Letâ€™s move on now the jury is out and the verdict is known. The how in this whole exercise is more important because it brings us to the question of usability over security.
So we tackled the Identify part of the Identify, Authenticate & Authorize process in IAM.
So letâ€™s move to the Authenticate part.
Reading the Gartner Magic Quadrant for User Authentication 2012 Report Gartner predicts that, by 2017, more than 50% of enterprises will choose cloud-based services as the delivery option for new or refreshed user authentication implementations, up from less than 10% today.”
To fulfill the promise of cloud computingÂ as stated by Gartner we need a new element in authentication. Apple has taken the lead in choosing usability over security and stated:
Touch ID does not store any images of your fingerprint. It stores only a mathematical representation of your fingerprint. iPhone 5s introduce the Secure Enclave within the A7 chip. The Secure Enclave is walled off from the rest of A7 or iOS. Therefore, your fingerprint data is never accessed or moved, only Touch ID uses it and it can’tÂ be used to match against other fingerprint databases.
So we need a â€˜Secure Enclave in the Cloudâ€™, letâ€™s call it an â€˜Authenticationâ€™ Service. Nowadays to encrypt a biometric feature in a mathematical representationÂ we use modern algorithms to produce a â€˜templateâ€™. Ofcourse it is not possible to reverse-engineer the template to your original biometric feature. The challenge is to define a process how to access the â€˜Secure Enclave in the Cloudâ€™ or â€˜Authenticationâ€™ service. Letâ€™s go back to our â€˜Identify, Authenticate & Authorizeâ€™ model. So instead of walling off our â€˜Secure Enclave in the Cloudâ€™ we will choose a secure way to communicate between the identifier (sensor or device), the authorizer (the gate or portal to request access for a service or application) and the authenticator (identity verifier). Letâ€™s choose for AES to secure the communication between the identifier, authenticator and authorizer.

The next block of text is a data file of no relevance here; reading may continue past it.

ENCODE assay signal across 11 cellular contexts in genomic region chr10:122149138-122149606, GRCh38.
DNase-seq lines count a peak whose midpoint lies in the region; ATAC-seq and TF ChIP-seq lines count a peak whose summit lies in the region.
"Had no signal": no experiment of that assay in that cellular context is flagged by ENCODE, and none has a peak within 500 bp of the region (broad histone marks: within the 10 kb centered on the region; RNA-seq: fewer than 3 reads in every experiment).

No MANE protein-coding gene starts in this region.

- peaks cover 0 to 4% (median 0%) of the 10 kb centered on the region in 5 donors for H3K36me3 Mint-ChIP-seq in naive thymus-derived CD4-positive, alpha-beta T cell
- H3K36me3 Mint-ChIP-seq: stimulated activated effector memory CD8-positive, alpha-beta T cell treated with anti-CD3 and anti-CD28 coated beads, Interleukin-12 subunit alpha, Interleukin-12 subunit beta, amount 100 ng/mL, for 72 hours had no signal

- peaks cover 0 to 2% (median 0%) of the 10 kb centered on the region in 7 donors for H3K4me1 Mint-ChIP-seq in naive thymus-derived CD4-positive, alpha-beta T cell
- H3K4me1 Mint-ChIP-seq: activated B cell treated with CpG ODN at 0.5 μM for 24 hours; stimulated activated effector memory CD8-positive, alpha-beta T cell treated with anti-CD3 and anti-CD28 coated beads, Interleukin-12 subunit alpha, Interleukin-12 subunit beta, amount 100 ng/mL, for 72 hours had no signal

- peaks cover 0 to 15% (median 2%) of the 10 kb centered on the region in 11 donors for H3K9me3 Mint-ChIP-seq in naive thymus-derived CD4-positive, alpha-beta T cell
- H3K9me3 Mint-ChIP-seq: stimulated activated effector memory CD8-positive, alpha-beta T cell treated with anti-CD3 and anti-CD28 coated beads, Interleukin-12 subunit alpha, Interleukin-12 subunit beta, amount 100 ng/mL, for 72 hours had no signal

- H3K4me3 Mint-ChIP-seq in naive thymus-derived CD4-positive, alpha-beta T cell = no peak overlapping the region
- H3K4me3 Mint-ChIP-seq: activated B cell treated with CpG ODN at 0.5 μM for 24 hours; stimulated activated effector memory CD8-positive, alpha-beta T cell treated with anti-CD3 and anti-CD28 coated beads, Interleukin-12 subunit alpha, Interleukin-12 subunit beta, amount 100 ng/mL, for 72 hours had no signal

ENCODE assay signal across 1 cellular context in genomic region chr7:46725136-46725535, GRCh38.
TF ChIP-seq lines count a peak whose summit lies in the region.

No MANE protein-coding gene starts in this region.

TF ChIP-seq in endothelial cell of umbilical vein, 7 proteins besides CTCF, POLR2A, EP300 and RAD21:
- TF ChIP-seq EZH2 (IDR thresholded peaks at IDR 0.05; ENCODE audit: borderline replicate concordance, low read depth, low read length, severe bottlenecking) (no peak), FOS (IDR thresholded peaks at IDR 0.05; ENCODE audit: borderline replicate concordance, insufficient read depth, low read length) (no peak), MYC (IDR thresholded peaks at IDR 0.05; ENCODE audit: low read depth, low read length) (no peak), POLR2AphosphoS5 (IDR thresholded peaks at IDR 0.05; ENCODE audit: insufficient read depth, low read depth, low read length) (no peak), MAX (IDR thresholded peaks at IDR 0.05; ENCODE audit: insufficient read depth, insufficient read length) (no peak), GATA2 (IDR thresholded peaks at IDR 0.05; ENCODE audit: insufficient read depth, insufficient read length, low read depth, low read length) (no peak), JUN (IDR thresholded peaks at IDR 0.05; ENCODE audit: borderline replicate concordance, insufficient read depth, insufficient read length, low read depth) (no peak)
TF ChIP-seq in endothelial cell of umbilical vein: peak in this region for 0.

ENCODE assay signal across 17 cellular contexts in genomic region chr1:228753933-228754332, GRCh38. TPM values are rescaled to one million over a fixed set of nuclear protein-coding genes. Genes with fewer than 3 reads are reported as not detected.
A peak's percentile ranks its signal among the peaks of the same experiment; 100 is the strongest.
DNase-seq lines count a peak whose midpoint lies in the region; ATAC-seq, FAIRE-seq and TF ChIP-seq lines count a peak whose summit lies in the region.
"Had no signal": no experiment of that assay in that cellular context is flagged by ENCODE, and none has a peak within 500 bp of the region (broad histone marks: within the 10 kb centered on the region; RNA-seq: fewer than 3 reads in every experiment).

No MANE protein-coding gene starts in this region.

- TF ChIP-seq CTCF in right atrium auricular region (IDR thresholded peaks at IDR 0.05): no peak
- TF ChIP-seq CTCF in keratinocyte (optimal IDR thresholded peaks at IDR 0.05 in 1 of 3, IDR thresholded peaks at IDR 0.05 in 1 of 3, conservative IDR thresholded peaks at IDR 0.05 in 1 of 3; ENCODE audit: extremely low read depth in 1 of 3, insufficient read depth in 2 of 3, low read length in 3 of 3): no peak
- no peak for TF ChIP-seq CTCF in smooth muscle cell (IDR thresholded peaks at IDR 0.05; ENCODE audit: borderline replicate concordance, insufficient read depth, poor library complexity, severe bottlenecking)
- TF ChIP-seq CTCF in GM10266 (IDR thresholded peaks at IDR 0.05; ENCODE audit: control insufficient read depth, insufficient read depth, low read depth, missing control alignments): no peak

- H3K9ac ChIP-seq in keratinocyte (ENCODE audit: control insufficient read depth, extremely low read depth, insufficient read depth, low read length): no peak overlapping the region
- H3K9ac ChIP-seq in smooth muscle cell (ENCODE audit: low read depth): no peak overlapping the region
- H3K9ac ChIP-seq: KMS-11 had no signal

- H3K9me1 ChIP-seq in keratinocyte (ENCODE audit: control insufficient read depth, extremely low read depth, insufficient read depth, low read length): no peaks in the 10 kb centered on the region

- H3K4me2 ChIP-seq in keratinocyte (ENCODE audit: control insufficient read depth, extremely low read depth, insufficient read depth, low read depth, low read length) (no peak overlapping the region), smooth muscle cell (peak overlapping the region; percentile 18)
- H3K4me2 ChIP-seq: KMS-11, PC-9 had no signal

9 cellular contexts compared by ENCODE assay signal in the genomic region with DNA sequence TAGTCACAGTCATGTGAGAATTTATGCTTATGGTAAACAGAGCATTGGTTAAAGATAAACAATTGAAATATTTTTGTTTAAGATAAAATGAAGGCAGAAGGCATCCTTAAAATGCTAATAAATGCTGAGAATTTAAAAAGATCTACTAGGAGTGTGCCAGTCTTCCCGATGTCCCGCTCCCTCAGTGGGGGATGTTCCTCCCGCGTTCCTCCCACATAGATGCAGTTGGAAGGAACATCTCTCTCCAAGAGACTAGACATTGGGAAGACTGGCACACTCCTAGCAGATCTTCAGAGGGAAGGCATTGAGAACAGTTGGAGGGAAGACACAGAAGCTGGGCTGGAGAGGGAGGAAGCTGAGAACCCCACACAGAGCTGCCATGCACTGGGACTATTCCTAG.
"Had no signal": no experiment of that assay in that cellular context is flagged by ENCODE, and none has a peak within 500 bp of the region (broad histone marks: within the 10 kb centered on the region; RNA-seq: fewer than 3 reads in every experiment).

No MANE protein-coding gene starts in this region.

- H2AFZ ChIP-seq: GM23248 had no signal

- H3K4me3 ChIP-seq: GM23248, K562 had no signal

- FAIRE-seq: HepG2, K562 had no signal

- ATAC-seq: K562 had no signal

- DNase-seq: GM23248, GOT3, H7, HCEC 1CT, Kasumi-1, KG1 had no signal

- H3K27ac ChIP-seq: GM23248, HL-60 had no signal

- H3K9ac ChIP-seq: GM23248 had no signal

AES (the Advanced Encryption Standard) is a fundamental building block used for encryption in the modern world. It takes a key and some data (plaintext) as input and transforms that data into something that looks entirely random (ciphertext). The only way to get meaning out of the ciphertext is to use AES and the same key to transform it back into the plaintext. A key is just a number, and AES can work with keys of three different sizes, 128 bits, 192 bits, and 256 bits. Is this secure enough ? Even with a supercomputer, it would take 1 billion billion years to crack the 128-bit AES key using brute force attack. This is more than the age of the universe (13.75 billion years). AES will do.
A simplified process we think fit a sensible way to access the â€˜Secure Enclave in the Cloudâ€™ (where all the templates are securely stored) is the following:
– the identifier (a sensor or device with a sensor) must be known to the authenticator
– you request access at the authorizer (a portal) with your application or browser
– the authorizer (portal) sends a request to the authenticator to request an action from the known identifier (sensor or device)
– acting upon request of the authenticator the identifier is asked to perform an action from the person and sends an encrypted image (fingerprint) back to authenticator for verification
– matching or verification takes place at the â€˜Secure Enclave in the Cloudâ€™ and the authenticator sends an ID back or a â€˜no matchâ€™.
– the authorizer translates the ID to a personal identifier and provide access or not to the services or applications.
Letâ€™s start the discussion of a â€˜Secure Enclave in the Cloudâ€™ and what do you think about the process. Please view our youtube movie (http://www.youtube.com/watch?v=XAICqeCSvBw).